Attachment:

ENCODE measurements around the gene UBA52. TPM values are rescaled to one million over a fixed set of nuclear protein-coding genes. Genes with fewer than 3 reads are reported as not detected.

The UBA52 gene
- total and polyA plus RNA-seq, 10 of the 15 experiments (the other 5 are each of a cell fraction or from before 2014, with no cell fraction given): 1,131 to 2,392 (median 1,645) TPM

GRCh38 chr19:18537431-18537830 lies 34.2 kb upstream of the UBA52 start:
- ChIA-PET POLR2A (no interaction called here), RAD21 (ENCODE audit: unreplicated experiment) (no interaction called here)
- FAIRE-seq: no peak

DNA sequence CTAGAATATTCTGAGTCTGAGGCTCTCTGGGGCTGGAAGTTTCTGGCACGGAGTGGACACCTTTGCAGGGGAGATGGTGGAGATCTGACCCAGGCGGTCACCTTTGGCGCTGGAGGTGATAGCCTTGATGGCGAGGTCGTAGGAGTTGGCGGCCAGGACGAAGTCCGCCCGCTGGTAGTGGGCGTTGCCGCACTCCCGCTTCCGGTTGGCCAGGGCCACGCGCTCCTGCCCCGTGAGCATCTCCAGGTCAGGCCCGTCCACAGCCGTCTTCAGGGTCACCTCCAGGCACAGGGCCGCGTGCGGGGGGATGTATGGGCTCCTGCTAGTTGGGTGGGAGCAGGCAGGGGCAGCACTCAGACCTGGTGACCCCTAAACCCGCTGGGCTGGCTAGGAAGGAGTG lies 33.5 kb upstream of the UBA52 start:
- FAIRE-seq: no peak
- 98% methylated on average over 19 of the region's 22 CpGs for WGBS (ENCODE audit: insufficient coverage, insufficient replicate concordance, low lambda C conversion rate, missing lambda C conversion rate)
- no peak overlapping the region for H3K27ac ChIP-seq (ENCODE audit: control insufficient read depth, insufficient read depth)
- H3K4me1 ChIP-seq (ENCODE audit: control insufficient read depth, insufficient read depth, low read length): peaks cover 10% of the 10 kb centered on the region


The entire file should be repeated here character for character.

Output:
ENCODE measurements around the gene UBA52. TPM values are rescaled to one million over a fixed set of nuclear protein-coding genes. Genes with fewer than 3 reads are reported as not detected.

The UBA52 gene
- total and polyA plus RNA-seq, 10 of the 15 experiments (the other 5 are each of a cell fraction or from before 2014, with no cell fraction given): 1,131 to 2,392 (median 1,645) TPM

GRCh38 chr19:18537431-18537830 lies 34.2 kb upstream of the UBA52 start:
- ChIA-PET POLR2A (no interaction called here), RAD21 (ENCODE audit: unreplicated experiment) (no interaction called here)
- FAIRE-seq: no peak

DNA sequence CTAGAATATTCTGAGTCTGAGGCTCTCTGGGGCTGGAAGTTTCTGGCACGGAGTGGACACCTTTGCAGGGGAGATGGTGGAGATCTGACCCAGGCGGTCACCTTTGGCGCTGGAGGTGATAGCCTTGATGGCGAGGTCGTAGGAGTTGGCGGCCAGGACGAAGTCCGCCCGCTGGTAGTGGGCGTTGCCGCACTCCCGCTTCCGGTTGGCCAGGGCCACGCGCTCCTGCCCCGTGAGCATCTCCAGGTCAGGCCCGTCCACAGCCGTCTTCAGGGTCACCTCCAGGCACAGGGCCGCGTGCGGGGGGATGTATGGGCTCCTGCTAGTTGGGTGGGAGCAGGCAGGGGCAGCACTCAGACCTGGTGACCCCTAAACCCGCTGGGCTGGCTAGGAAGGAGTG lies 33.5 kb upstream of the UBA52 start:
- FAIRE-seq: no peak
- 98% methylated on average over 19 of the region's 22 CpGs for WGBS (ENCODE audit: insufficient coverage, insufficient replicate concordance, low lambda C conversion rate, missing lambda C conversion rate)
- no peak overlapping the region for H3K27ac ChIP-seq (ENCODE audit: control insufficient read depth, insufficient read depth)
- H3K4me1 ChIP-seq (ENCODE audit: control insufficient read depth, insufficient read depth, low read length): peaks cover 10% of the 10 kb centered on the region